I have always thought the idea of clubs built around consumer products is a little strange. I mean, I have wide feet and love wearing comfy New Balance sneakers, but the idea of joining a club of “New Balance Wearers” would be totally weird. There may be some small comfort in knowing there are other people in the world with appendages shaped like ping-pong paddles, but I would never expect to automatically have a lot in common with other wide-footers. Similarly, I don’t expect to automatically strike up friendships with other Airstream owners. This was confirmed when every single other Airstream owner in our entire lot made their way over uninvited to introduce themselves to us, banging on our door (not when we were sitting outside) in what we consider a major breach of RV etiquette. They were pleasant enough for short conversations, but I am sure it quickly became obvious to them that we were not interested in having protracted conversations about Airstream purchasing and remodeling. After one day at the Fiesta Ken was ready to fabricate some sort of “Do Not Disturb — Baby Sleeping” sign just to keep these people away. I can’t imagine we would have fared well in the Airstream rally.
More important, I really don’t want to be judging people — by assuming they will be compatible with us — simply because they purchased the same shiny toy that we did. There is a certain snobbishness to that approach that we want to avoid. We have friends on the road in Airstreams, but we also have friends in Class A motorhomes, vans, fifth wheels, and many other brands of travel trailers. We didn’t strike up these friendships because our friends have expensive rigs that look like ours. Instead, we have forged friendships based on qualities like their love of the outdoors, sly humor, appreciation for art, kindness, great advice on cool places to visit, and passion for preserving public lands. In other words, we pick our friends based on shared values and interests, not based on their preferred shoe brand or the rig they drive. And we plan to keep it that way.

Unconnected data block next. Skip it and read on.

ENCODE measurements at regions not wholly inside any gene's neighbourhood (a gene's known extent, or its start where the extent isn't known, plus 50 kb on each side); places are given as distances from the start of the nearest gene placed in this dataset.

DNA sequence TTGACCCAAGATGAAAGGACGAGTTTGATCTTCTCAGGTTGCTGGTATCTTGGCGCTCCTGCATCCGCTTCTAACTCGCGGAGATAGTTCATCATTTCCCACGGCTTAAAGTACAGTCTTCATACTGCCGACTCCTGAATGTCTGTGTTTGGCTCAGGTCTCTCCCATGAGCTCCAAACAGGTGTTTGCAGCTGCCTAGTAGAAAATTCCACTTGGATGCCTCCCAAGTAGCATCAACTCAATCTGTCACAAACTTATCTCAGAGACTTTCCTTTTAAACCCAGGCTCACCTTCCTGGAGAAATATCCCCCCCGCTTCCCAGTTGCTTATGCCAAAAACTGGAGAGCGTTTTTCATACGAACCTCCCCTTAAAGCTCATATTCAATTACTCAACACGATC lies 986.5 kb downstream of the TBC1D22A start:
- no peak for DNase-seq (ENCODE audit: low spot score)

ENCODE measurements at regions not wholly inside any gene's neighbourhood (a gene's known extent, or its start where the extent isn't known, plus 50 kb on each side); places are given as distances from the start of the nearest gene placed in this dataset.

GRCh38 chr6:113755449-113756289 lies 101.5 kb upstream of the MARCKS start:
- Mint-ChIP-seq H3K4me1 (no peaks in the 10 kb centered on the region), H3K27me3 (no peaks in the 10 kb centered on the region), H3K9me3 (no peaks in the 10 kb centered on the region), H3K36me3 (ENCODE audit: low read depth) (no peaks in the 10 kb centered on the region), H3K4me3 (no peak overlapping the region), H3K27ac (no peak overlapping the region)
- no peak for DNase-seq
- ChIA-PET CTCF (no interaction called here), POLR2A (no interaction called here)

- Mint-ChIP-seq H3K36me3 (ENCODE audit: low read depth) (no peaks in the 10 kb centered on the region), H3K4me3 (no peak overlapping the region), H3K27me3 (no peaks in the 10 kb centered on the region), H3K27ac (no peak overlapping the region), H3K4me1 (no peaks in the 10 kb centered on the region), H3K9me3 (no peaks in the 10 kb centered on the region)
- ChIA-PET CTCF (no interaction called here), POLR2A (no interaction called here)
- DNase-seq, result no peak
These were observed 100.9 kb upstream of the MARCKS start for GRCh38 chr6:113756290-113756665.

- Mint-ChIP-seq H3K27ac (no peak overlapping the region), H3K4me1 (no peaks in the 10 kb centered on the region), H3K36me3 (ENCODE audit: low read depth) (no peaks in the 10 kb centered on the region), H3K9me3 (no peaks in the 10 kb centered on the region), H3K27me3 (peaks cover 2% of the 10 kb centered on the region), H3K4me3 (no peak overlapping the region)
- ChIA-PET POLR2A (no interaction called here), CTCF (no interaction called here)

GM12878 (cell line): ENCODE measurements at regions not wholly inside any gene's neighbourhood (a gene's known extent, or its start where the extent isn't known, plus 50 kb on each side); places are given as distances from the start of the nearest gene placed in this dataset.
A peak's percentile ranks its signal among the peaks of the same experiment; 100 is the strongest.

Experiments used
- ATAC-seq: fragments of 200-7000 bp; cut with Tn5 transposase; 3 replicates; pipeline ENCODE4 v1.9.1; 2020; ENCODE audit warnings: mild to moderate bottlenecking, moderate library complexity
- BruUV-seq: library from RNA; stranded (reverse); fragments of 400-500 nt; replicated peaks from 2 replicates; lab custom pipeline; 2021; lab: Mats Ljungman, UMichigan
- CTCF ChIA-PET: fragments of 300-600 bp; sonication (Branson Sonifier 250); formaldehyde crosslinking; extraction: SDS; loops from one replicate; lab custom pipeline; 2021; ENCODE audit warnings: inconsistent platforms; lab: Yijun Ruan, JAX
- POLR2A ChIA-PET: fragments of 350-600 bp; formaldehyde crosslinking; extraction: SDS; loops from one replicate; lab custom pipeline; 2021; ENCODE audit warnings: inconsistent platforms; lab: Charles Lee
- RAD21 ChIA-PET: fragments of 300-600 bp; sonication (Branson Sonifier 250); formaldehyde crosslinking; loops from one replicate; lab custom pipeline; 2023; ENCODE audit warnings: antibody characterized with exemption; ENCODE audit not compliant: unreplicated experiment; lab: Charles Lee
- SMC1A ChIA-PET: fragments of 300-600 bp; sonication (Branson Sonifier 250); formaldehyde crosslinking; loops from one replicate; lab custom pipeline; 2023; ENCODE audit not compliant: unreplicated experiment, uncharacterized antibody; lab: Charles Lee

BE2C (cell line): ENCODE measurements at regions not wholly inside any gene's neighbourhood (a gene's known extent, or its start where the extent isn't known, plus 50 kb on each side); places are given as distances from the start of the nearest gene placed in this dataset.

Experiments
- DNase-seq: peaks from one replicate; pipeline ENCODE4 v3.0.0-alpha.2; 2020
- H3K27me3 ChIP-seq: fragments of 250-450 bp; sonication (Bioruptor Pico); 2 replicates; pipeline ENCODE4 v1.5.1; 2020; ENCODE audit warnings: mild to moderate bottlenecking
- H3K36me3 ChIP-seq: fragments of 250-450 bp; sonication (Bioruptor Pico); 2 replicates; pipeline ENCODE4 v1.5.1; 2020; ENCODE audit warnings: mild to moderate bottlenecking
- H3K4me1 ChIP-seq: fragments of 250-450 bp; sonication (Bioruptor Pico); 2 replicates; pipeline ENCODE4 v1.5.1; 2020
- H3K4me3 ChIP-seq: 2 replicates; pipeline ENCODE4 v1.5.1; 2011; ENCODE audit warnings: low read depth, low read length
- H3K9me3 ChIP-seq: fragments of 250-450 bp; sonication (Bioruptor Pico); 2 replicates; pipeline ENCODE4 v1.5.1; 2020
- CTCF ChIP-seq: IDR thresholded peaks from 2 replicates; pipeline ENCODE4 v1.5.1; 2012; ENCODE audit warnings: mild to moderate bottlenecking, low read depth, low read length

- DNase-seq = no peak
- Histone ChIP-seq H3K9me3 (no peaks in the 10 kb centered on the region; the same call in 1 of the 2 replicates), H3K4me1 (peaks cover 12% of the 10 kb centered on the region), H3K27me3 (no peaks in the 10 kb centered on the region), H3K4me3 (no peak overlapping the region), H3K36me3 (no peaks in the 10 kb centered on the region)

All that being said, we stopped by the Airstream rally to meet some people we follow online, and the environment there (also a parking lot) was a huge improvement over our parking lot. Our fellow Airstreamers have energy-efficient rigs like us, so generator use is not needed more than a few hours per day. Even better, a large percentage of Airstreamers have solar panels and don’t need to run a generator at all. My three impressions of the Airstream rally: (1) it looks a lot like a huge Airstream dealership and I would have trouble finding my rig in the dark, (2) since all rigs have no slides, rigs appeared to be much better spaced and less crowded even though their parking spaces were the same size as ours, and (3) it was SO QUIET. So while rally attendance is not for us, I can certainly understand the attraction of being camped with that crowd.
Balloon Flight Experience
Deciding to assist with a chase crew was the best decision I made. Not only did I meet some great people who shared decades worth of ballooning knowledge and experience with me, but I also received free all-session passes for the festival. The very best part, however, was that my pilot took me along on one of his morning flights! It’s considered good pilot etiquette to offer crew members the opportunity to fly, but since the basket on my balloon only holds the pilot and one passenger — and because there is never a guarantee that a flight will actually launch — I wasn’t sure whether I would have the chance to fly.
As a passenger, I still participated in all the setup routine that I helped with during other flights, but I just hopped into the basket shortly before launch. Unlike launching a motorized aircraft like an airplane or a helicopter, the balloon launch is virtually silent and free of jerky movements. Since the initial loud propane burn happens on the ground, on the ascent there is no need to burn again until you reach your cruising altitude. It’s like taking the world’s quietest elevator up in a smooth, floating experience.